Put transparency and accountability at the heart of the MDG 2.0 process

In 2000, the Millennium Declaration and subsequent agreement on the Millennium Development Goals (MDGs) effectively rallied the world around achieving a set of goals, aimed at reducing global poverty and improving the well-being of the world’s most vulnerable.

The MDGs provided a focus for the efforts and resources of governments, resulting in impressive progress towards some of the goals. Since 2000, more than 6 million Africans have started taking antiretroviral treatment for HIV/AIDS, 5.5 million lives have been saved because of increased access to and utilization of vaccines, and 50 million more children are in school.

Thirteen years after the Millennium Declaration, at least 60 developing countries are on track to reach the extreme poverty, gender equality, child mortality and water MDGs. The momentum and buy-in the MDGs fostered changed the face of development, and will continue to shape the world through the 2015 deadline and beyond.

The time has now come to put together the world’s next set of poverty-fighting goals. It’s a plan that we’ll have to stick to for the next few decades – so we need to make sure that the framework is right at the start. We need your help in ensuring that these goals include input from citizens in developing countries and abide by an open and transparent process.

Please sign our petition asking the planners – the UN High Level Panel of Eminent Persons (HLP), which includes Prime Minister Cameron, President Johnson-Sirleaf, and President Yudhoyono – to ensure that our goals to end poverty are accountable and transparent.

Sign the petition here.

We only have a few weeks to put this on their radars. They’ve already started drawing up an outline of the plan – which is due in May – so let’s catch them now, at the start of the process.

We’ve outlined our petition specifically in a new report that we’re sending to the HLP, which you can (and should) read here. The HLP is meeting in Monrovia, Liberia this week, and staff and local ONE members will be there to deliver it to these important decision-makers.

Your signatures – which we will deliver in mid-March – will help show the HLP how much support the world has for our petition. It’ll give them the extra push they need to make our goals a reality.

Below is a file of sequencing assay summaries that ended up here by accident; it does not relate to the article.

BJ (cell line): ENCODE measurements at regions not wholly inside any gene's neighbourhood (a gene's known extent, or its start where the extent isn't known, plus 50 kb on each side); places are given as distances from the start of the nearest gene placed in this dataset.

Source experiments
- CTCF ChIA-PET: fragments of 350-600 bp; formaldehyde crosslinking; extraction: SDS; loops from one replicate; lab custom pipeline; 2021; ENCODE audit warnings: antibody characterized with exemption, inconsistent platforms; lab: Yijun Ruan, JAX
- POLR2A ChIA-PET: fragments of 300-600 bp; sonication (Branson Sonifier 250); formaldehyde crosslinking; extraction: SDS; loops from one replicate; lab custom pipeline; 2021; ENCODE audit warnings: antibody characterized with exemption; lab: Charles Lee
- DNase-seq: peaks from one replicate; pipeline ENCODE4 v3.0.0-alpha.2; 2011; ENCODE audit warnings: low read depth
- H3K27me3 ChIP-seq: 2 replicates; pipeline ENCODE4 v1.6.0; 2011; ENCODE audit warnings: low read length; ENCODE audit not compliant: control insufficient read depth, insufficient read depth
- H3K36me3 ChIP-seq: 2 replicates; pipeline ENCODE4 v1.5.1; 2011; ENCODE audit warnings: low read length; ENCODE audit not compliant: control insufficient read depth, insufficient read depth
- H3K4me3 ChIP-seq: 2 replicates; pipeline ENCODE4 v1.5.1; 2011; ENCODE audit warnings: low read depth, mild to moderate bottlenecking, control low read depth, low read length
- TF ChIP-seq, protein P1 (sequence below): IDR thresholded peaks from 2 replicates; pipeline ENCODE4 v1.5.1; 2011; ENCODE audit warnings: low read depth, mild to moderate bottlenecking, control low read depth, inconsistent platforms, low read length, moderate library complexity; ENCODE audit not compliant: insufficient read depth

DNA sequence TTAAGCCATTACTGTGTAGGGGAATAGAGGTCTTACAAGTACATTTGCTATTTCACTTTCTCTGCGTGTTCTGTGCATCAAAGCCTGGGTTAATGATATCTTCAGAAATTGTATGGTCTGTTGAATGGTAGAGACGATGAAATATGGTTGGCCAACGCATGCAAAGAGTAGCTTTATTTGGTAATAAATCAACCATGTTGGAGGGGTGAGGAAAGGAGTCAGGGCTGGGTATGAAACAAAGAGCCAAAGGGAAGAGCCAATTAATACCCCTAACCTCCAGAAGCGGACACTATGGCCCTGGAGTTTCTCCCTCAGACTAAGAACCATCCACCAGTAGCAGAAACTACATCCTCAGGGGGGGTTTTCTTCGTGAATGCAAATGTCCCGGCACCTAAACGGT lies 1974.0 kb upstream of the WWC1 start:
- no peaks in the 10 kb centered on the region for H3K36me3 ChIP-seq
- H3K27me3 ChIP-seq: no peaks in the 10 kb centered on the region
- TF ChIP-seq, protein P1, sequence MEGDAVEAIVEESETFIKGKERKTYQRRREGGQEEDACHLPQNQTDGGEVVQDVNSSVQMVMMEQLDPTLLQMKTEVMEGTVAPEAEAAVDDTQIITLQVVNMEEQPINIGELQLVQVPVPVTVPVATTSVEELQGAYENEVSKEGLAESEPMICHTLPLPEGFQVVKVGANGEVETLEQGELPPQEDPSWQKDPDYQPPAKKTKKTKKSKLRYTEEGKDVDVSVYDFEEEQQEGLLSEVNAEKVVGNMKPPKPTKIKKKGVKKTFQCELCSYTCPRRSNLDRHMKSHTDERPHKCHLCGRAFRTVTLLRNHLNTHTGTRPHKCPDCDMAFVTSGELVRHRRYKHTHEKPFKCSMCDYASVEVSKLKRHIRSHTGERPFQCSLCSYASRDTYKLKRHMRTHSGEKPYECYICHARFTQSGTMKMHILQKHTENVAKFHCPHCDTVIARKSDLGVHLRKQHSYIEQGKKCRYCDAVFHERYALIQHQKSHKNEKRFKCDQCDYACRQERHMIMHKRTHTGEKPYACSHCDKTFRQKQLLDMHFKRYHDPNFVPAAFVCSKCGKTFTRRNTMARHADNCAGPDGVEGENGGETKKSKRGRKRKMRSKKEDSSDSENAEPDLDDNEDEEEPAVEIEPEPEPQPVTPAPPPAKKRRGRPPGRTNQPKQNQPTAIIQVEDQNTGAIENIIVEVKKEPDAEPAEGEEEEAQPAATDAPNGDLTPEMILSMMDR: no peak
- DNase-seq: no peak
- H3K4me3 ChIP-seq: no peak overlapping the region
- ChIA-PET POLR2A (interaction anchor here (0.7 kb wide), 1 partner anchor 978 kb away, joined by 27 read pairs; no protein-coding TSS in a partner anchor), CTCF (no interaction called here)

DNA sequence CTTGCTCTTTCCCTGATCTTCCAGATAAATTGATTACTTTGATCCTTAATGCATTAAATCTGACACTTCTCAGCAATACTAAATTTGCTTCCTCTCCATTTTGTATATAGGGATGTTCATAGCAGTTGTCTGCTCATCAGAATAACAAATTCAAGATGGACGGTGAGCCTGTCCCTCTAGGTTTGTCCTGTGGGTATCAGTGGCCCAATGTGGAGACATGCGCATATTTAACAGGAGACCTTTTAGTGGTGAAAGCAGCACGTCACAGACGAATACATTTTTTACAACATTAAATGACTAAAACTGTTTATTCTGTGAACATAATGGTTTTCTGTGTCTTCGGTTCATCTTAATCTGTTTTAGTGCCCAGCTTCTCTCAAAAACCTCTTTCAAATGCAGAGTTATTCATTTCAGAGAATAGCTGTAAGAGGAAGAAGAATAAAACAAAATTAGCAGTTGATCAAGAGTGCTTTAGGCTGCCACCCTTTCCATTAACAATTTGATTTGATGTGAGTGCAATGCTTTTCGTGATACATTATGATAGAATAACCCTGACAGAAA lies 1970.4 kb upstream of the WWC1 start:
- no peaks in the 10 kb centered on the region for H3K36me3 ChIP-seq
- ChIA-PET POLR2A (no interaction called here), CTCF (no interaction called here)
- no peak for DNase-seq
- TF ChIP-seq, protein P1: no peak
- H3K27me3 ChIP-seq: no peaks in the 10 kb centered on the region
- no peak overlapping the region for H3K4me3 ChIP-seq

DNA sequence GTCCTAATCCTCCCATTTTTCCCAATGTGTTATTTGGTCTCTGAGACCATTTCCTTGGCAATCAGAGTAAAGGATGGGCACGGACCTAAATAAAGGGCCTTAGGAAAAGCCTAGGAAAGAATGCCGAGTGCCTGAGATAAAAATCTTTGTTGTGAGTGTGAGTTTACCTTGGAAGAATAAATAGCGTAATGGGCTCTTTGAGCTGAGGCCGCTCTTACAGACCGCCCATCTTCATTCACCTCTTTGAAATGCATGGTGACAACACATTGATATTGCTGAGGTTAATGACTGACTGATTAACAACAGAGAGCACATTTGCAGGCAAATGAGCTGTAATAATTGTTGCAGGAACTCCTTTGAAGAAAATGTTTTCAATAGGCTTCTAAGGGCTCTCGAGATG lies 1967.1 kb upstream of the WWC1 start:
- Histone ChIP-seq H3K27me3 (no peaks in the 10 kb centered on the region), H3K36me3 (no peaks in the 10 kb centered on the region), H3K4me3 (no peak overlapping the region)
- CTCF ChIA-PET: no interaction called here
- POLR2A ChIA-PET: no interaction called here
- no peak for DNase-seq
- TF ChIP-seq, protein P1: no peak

In the report (by ONE and 13 other organizations*), we call on all countries to commit to consistent and timely reporting on both the investments made in pursuit of the new goals and the results achieved. We are also calling for new investments in statistical capacity and open data systems to give citizens and policymakers ways to use relevant data to hold governments accountable for the money they spend and the results they achieve.

But what do we mean exactly by “open” and “transparent” and “accountable”? Basically, it means we all need to do a better and more timely job of tracking both the investments we are making toward achieving the new global development goals, and what results we are actually achieving. These recommendations will help to ensure that the power and potential of open information is harnessed to enable people to take charge of their own development.

With the technological advancements of the past decade, including the rapid growth of mobile technologies in developing countries, it is easier than ever to ensure that the new set of goals reflects the needs and priorities of citizens in developing countries.

The new global development goals should be decided in a transparent, open process, and be manageable, measurable, meaningful, and message-able. The MDGs helped catalyze some of the most important development advancements in history. This is the next chapter, and we have a chance to let citizens write it.

*Our partners for this action include the Center for Transparency and Accountability in Liberia (CENTAL), Development Initiatives, Fundar (Mexico), Global Witness, Global Movement for Budget Transparency, Accountability and Participation, Integrity Action, International Budget Partnership, Luta Hamutuk Institute (Timor Leste), Publish What You Fund, Publish What You Pay, Revenue Watch Institute, Transparency International, and W3C (Brazil).

Don’t delay. Click here to tell the High-Level Panel to ensure that the process is transparent and accountable.  We only have a short time to get our ask in, so act now!